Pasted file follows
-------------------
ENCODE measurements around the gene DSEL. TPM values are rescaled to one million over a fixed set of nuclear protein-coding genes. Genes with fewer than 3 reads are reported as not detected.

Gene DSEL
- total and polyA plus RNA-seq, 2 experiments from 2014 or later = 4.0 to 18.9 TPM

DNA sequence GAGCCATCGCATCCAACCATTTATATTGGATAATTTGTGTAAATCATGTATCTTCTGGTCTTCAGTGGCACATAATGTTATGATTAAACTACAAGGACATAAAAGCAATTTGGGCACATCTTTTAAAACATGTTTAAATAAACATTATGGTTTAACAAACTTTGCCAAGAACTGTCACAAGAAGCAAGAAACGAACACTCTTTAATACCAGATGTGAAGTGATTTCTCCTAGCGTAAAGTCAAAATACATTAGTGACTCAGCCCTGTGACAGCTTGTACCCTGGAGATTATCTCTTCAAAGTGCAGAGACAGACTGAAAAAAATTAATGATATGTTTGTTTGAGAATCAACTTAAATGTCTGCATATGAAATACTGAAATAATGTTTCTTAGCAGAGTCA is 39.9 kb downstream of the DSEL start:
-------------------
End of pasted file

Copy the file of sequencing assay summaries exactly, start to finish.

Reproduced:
ENCODE measurements around the gene DSEL. TPM values are rescaled to one million over a fixed set of nuclear protein-coding genes. Genes with fewer than 3 reads are reported as not detected.

Gene DSEL
- total and polyA plus RNA-seq, 2 experiments from 2014 or later = 4.0 to 18.9 TPM

DNA sequence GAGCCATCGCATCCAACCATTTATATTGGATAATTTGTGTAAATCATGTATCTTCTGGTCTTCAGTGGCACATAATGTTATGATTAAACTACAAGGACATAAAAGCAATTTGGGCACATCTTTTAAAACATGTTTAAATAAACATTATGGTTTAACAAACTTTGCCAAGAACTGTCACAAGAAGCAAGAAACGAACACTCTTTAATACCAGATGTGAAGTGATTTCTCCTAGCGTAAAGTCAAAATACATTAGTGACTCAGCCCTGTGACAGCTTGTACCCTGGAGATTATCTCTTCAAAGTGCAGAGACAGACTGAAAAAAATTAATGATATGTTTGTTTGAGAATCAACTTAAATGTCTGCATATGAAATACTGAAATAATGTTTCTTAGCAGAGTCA is 39.9 kb downstream of the DSEL start: